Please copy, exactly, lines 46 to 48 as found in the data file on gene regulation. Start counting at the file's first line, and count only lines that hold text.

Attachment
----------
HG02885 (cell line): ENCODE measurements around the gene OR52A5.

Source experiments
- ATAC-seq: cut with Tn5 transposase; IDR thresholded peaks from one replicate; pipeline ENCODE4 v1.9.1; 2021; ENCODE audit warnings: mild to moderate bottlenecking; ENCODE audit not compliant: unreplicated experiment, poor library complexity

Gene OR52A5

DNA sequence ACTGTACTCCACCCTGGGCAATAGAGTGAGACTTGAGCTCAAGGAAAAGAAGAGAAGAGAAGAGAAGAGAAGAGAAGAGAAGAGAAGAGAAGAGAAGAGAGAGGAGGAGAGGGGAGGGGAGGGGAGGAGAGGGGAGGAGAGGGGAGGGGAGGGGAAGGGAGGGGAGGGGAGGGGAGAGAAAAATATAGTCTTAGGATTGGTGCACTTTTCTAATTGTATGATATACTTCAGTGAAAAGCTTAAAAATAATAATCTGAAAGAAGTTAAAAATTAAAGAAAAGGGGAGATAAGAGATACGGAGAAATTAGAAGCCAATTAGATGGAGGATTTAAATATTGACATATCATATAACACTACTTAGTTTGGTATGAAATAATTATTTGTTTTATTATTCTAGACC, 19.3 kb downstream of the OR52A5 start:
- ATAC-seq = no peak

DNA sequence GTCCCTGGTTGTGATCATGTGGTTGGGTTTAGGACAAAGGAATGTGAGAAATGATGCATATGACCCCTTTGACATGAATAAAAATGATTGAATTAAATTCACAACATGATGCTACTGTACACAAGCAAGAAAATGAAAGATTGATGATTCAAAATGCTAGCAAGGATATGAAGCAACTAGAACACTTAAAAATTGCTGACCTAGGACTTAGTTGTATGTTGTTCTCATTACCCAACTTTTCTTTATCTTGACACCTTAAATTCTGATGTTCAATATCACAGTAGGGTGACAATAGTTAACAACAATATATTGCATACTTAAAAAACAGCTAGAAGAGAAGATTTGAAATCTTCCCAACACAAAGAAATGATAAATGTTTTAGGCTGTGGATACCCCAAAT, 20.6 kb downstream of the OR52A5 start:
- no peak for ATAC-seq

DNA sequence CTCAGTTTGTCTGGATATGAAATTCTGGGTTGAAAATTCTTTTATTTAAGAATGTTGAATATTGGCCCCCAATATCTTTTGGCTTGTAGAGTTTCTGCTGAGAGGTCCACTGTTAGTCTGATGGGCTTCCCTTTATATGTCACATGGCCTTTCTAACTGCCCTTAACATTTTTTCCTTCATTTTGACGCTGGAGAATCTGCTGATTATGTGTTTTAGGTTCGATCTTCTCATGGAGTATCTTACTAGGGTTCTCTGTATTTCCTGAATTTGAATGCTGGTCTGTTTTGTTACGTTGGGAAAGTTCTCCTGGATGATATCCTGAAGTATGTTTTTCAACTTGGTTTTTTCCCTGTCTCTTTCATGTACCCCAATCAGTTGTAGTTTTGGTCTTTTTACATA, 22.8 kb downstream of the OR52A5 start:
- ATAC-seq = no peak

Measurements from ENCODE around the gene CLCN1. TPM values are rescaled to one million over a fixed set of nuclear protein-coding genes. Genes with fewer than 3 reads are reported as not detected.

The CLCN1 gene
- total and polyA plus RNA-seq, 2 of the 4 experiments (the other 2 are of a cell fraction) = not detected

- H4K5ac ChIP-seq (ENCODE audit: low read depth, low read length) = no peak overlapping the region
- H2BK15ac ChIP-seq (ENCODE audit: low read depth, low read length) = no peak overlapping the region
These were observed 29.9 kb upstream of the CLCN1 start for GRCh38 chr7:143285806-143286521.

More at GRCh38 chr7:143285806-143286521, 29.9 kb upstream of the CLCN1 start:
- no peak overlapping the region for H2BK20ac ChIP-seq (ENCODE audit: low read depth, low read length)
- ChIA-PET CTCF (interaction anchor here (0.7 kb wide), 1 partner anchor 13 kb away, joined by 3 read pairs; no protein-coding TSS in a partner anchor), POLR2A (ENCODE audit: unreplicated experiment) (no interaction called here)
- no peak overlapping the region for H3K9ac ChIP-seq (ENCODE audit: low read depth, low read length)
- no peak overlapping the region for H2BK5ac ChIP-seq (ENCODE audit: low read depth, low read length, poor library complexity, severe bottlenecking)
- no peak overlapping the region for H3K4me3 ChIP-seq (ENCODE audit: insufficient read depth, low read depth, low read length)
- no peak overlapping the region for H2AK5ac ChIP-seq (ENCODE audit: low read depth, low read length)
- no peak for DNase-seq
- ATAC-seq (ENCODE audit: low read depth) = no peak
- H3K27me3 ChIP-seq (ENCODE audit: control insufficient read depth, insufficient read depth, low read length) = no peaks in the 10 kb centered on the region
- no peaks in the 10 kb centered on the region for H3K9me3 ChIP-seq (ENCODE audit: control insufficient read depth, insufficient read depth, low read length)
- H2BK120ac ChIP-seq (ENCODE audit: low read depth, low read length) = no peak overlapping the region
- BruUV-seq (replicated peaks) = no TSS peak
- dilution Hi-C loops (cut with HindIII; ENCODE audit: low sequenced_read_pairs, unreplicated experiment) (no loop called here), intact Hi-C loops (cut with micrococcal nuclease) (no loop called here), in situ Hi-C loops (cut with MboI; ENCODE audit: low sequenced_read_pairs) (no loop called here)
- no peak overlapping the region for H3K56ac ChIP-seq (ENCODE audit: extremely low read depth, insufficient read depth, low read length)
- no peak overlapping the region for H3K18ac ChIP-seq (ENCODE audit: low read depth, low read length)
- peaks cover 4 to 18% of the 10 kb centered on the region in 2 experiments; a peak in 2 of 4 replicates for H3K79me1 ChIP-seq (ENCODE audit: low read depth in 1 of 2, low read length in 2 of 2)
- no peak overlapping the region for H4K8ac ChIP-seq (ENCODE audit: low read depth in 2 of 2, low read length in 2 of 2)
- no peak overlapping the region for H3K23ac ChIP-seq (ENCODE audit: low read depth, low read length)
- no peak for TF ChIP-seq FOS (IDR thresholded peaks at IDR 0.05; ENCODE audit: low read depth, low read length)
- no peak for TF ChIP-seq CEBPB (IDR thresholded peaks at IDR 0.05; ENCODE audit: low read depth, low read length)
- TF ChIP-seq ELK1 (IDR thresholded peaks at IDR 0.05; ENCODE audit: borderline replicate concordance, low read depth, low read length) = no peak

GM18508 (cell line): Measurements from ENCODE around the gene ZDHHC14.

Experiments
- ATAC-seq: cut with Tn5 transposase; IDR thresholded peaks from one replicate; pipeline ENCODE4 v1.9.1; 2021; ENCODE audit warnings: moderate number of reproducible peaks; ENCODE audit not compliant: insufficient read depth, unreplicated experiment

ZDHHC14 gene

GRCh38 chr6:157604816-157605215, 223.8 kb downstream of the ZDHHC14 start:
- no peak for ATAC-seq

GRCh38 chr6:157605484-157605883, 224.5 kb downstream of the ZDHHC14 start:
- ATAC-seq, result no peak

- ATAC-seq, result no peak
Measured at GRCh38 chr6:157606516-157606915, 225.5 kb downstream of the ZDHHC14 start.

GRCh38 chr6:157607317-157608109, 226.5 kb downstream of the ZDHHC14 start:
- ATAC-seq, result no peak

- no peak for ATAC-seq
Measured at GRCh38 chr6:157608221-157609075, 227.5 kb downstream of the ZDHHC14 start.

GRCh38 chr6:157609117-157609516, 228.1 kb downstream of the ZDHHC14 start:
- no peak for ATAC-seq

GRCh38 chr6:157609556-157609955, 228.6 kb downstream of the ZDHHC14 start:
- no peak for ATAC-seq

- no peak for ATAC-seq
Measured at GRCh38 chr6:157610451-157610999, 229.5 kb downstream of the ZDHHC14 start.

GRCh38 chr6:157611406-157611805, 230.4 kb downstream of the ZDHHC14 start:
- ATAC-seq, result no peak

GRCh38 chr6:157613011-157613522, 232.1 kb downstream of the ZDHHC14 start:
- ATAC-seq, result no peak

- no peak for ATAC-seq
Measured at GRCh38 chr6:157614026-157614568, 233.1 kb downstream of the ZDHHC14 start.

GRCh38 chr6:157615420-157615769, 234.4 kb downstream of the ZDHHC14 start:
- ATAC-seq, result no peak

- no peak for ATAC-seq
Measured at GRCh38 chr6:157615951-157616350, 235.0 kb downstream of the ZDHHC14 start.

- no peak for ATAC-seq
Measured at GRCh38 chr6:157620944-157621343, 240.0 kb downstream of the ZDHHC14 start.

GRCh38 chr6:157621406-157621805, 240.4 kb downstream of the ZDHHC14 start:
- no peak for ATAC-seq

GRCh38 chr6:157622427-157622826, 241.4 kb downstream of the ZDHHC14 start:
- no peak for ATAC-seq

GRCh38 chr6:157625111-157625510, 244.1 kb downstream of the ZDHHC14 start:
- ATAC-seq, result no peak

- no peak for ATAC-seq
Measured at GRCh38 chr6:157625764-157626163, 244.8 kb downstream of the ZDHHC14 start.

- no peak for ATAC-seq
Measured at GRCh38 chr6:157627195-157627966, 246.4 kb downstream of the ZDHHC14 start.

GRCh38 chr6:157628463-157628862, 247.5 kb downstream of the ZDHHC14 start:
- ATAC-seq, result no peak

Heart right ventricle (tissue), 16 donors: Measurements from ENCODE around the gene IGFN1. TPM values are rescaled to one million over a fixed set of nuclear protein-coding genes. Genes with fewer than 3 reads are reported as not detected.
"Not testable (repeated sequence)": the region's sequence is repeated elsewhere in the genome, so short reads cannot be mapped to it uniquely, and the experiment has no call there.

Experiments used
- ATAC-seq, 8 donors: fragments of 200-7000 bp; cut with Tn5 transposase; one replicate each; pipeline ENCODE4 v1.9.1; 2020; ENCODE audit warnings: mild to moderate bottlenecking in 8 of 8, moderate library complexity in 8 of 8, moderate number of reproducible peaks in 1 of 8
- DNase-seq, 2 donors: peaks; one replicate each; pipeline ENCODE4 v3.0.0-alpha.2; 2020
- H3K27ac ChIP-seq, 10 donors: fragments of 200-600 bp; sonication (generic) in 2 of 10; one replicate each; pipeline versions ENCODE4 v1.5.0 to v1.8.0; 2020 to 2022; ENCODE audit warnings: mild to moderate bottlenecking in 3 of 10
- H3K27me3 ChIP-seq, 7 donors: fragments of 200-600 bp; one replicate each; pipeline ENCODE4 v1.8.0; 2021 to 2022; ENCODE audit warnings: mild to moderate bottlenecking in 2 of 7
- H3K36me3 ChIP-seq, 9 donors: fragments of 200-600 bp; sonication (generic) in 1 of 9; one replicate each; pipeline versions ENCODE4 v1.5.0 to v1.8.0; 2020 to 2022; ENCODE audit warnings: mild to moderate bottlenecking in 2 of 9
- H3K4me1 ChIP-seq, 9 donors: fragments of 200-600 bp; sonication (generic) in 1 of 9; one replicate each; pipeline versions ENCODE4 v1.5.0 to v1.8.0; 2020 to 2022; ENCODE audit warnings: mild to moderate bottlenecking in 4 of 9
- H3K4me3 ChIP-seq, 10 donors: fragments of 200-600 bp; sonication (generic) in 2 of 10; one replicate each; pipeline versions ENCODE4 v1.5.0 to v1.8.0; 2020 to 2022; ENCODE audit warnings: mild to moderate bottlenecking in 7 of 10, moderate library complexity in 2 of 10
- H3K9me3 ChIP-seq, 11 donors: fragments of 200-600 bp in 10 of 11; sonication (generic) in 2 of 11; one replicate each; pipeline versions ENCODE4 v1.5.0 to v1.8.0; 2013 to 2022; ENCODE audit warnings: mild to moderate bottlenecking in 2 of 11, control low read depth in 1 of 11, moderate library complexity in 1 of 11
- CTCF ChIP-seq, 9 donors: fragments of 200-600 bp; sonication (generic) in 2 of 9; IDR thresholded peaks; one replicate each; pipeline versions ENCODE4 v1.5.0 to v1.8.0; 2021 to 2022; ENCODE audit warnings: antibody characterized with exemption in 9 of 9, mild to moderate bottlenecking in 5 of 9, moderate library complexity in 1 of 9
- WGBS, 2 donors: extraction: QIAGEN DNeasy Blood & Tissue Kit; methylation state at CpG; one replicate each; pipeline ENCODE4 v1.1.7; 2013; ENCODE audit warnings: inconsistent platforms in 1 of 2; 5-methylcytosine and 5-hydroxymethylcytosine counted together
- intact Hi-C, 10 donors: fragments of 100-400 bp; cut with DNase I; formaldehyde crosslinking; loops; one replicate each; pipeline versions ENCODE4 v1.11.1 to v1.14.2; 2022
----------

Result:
- ATAC-seq, result no peak

- ATAC-seq, result no peak
Measured at GRCh38 chr6:157606516-157606915, 225.5 kb downstream of the ZDHHC14 start.